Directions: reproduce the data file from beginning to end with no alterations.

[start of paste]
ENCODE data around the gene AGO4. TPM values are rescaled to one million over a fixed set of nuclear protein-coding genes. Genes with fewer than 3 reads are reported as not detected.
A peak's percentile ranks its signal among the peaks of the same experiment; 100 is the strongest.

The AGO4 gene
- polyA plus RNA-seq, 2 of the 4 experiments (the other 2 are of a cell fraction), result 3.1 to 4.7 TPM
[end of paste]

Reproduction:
ENCODE data around the gene AGO4. TPM values are rescaled to one million over a fixed set of nuclear protein-coding genes. Genes with fewer than 3 reads are reported as not detected.
A peak's percentile ranks its signal among the peaks of the same experiment; 100 is the strongest.

The AGO4 gene
- polyA plus RNA-seq, 2 of the 4 experiments (the other 2 are of a cell fraction), result 3.1 to 4.7 TPM